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CATA's Return to Play Protocol

Heads Up Institute


Concussion: Signs and Symptoms

Loss of consciousness

Neck pain Feeling like 'In a fog' Drowsiness
Seizure or convulsion Nausea or vomiting Difficulty concentrating More emotional
Amnesia Dizziness or blurred vision Difficulty remembering Irritability
Headache Balance problems Fatigue or low energy Sadness
Pressure in head Sensitivity to light or noise Confusion Nervous or anxious



Managing a Concussion

Remember that problems could arise in the next 24 - 48 hours. Go to the hospital at once if the athlete:
  • has a headache that gets worse
  • has the appearance of new symptoms
  • Is very drowsy and can't be woken
  • cannot recognize people or places
  • vomits repeatedly
  • behaves unusually, seems confused or is irritable
  • has seizures
  • has weak or numb arms or legs
  • is unsteady on his/her feet
  • has slurred speech
The athlete should also:
  • Rest and avoid activity until medically cleared
  • NOT drink alcohol or take sleeping tablets/pills
  • NOT drive until medically cleared
  • Use all medication (incuding over-the-counter) with the supervision of a physician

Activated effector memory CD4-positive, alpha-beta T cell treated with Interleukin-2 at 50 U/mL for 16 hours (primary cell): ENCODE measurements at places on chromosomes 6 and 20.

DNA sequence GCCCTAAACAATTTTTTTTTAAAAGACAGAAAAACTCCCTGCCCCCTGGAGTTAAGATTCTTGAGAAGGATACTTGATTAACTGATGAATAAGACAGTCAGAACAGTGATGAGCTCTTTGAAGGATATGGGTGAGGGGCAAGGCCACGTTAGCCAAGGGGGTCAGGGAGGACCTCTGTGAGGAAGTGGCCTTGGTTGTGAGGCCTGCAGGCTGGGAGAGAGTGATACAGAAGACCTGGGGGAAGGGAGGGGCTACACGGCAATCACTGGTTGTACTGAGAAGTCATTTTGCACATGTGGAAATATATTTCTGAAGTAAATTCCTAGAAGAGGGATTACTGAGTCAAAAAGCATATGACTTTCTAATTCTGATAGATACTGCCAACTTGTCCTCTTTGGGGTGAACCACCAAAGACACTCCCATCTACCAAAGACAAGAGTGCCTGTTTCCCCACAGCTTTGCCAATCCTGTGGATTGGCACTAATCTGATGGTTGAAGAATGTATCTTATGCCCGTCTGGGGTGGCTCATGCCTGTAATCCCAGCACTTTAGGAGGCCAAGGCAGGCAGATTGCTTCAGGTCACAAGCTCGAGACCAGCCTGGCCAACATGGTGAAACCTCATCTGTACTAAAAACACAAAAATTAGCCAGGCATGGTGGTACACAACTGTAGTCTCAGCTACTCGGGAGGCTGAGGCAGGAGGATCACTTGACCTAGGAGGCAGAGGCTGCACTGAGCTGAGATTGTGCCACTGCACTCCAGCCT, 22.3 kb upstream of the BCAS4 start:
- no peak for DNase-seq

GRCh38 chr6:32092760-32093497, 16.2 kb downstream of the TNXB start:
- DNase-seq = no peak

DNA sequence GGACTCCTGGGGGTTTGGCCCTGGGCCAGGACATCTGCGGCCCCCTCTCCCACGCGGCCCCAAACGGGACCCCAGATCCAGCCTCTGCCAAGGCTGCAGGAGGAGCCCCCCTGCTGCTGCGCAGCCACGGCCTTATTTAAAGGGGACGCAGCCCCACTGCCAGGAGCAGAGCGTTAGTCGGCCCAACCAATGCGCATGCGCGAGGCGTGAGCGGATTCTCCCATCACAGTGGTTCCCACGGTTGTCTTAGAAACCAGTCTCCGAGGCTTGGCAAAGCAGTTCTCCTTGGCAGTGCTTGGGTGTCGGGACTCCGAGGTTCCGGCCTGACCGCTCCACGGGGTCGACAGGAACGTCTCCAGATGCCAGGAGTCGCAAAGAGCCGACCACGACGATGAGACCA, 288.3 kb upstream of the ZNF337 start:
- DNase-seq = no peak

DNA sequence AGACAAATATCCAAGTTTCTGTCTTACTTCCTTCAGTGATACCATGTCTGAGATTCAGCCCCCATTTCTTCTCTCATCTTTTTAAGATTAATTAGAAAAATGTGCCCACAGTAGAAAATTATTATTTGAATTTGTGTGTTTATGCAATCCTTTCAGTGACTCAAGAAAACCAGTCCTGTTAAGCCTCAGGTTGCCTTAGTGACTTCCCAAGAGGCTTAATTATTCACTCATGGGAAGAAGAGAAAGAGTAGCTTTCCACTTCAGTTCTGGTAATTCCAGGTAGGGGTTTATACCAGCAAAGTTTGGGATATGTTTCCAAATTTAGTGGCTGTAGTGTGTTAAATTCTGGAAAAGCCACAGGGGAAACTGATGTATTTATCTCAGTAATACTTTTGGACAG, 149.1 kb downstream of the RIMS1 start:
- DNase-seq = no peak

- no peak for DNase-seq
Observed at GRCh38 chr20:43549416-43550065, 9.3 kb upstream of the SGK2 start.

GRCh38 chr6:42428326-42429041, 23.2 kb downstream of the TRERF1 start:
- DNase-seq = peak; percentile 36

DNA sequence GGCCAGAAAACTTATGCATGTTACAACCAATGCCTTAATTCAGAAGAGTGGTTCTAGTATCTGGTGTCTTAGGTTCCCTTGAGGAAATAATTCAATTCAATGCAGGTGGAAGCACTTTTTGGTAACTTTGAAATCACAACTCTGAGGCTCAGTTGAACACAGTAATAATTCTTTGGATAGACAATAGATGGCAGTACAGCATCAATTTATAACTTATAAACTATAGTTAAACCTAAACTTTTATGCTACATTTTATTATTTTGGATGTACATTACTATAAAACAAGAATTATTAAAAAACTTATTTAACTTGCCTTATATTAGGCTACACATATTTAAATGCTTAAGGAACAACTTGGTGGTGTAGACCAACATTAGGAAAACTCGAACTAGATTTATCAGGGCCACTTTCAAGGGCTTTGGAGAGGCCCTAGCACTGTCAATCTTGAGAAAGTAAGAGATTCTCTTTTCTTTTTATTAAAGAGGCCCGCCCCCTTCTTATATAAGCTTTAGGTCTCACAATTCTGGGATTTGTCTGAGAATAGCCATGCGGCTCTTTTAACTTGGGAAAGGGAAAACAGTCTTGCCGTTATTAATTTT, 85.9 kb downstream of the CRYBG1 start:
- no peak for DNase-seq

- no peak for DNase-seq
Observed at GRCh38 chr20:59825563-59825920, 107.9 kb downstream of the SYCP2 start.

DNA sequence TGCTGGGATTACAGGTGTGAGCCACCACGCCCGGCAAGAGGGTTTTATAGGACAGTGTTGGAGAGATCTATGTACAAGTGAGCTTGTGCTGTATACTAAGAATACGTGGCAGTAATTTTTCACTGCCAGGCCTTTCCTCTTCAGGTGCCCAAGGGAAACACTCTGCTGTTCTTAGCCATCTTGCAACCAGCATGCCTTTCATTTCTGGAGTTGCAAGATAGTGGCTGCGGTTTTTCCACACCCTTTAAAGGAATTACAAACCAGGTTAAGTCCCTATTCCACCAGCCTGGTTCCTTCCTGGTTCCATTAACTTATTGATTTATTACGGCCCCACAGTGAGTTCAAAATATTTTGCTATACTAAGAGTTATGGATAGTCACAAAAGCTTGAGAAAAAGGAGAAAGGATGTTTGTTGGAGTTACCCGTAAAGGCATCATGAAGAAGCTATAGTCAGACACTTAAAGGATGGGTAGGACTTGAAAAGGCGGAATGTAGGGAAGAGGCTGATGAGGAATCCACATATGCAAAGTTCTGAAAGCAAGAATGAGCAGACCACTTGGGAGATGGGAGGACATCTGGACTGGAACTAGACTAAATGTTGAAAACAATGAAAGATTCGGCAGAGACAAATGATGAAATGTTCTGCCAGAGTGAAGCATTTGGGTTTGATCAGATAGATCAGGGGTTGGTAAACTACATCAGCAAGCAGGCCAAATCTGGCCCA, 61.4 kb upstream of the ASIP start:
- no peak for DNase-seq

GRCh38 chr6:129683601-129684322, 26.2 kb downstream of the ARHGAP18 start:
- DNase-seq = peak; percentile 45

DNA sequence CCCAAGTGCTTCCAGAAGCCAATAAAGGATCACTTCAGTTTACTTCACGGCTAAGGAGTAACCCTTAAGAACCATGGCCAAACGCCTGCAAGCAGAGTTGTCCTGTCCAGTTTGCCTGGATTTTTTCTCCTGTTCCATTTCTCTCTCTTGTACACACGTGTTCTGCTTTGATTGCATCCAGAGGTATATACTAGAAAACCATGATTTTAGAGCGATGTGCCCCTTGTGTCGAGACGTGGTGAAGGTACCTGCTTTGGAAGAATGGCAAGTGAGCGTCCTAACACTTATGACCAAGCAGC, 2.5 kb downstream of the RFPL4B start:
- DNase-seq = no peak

• NOT train or play sports or participate in any activiites with risk of further contact until medically cleared.


Return to Play Protocol

Athletes should not be returned to play the same day of injury. They should:

  1. Rest until asymptomatic. Rest must be both physical and mental ie. no computer games, online chats, no texting, no television, etc.
  2. Begin with light aerobic exercise (such as stationary bike)
  3. Sport-specific exercise
  4. Non-contact training drills (start light resistance training)
  5. full contact training after medical clearance
  6. return to competition (game play)

Each of the above stages should be 24 hours or longer. If symptoms recur, the athlete should return to the previous stage. Resistance training should only be statrted in the later stages.

Medical clearance must be given prior to return to play!
CATA strongly encourages that concussion management be under the supervision of a professional sport health practitioner such as a sports physician, certified trainer, athletic therapist, and/or neuropsychologist.

For quick reference, download this one-page summary of Signs & Symptoms of Concussion and Return to Play Protocol: one-page summary created by the Canadian Athletic Therapists Association.